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Converter Bearing Diagnosis

A converter is a heat-resistant container in which steel is produced at around 1,500 °C. Large converters hold over 300 tons of liquid material and are refilled approximately 50 times per day. The converter must be swiveled for loading and unloading. This is done via pins that are guided in rolling bearings. These converter bearings only occasionally perform rotational movements that are also smaller than a full revolution. At the same time, they have to absorb a large static load as well as dynamic loads caused by the production process. This can lead to damaging processes.

GfM has created a reliable diagnostic procedure for diagnosing converter bearings and has successfully used it several times. All that is used for this is the angle of rotation and signals from displacement sensors that measure directly on the shaft. The sensors can be retrofitted to existing systems.

Figure 1: Vibration displacement signal measured at the converter bearing (on top), position of the converter bearing as a rotation angle (bottom)

The idea is that, on the one hand, a localized irregularity in the rolling bearing must also lead to a minimal movement of the shaft, which then correlates with the angle of rotation of the converter. On the other hand, wear can also be measured, which is hardly avoidable, especially on such slow-moving bearings, and which sooner or later results in a permanent change in the position of the shaft. The dynamic component of the signal to detect local bearing damage as well as the change in the static component to detect circulating damage processes are analyzed.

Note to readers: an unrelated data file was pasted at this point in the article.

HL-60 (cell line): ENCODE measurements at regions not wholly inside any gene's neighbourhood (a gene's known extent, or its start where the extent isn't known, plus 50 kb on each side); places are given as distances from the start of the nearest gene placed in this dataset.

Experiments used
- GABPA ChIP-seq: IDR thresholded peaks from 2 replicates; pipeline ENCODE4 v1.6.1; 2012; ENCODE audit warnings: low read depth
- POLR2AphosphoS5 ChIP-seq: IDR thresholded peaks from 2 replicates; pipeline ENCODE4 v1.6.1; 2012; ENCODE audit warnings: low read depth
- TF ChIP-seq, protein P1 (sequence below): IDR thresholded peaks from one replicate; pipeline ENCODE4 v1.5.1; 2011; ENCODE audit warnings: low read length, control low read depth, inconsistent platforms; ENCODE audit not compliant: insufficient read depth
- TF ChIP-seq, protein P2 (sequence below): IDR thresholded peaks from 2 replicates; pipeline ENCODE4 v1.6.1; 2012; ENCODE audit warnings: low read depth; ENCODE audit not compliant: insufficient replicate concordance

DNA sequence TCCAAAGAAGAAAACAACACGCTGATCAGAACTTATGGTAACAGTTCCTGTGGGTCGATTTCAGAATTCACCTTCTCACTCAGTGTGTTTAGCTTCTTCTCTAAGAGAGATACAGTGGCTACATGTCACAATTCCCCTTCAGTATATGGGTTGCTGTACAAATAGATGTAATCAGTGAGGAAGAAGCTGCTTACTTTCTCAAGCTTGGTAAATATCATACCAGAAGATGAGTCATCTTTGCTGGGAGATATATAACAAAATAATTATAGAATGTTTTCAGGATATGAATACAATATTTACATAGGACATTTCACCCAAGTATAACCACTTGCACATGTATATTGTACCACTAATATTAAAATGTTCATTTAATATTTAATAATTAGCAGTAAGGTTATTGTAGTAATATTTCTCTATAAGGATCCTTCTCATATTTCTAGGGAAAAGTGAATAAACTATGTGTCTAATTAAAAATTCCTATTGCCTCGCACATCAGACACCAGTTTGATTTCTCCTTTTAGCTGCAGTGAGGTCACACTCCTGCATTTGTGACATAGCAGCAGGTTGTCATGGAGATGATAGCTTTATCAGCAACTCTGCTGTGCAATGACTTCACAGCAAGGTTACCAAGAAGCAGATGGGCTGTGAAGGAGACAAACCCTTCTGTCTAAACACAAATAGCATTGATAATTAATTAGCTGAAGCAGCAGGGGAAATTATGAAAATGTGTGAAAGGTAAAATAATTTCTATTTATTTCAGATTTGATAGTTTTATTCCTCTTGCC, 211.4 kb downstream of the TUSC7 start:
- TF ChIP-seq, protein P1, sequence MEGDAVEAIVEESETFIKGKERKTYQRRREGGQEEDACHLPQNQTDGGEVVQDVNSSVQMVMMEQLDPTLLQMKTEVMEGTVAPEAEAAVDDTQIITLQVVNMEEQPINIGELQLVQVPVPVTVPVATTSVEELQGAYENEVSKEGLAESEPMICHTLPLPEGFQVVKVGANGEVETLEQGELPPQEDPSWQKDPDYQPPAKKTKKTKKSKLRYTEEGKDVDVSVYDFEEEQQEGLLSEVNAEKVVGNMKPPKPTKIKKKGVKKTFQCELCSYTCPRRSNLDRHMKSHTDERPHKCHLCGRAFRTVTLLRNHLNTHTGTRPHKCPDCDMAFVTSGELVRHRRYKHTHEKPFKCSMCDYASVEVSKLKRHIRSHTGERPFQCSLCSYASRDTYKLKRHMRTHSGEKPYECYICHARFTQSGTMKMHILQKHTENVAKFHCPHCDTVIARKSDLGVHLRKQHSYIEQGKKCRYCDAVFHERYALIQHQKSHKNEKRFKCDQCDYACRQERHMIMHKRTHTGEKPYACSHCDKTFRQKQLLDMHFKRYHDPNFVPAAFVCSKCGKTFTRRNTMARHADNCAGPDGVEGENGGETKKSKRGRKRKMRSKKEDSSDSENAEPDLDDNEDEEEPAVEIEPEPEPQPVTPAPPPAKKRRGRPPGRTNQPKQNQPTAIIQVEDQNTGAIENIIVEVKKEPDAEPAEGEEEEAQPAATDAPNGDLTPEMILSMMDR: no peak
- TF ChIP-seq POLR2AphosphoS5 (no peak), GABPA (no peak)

The recorded signals are further processed using tools of the statistics. A classification and the formation of long-term trends takes place. This makes it possible to detect both changes in the shaft position and damage to the converter bearings separately.

Figure 2: Correlated signal from the displacement sensor. The oscillation of the signal corresponds to the ball pass order outerrace (BPFO in orders) of the converter bearing
Figure 3: Spectrogram over time. The displacement signal on the converter bearing is shown depending on the angle of rotation.

The display of the correlated signals of a displacement sensor over time (Figure 3) makes it possible to generate a trend of the damage status of the installed rolling bearings. This data can then be used to determine failure probabilities, which help to reduce unplanned downtimes on the converter.

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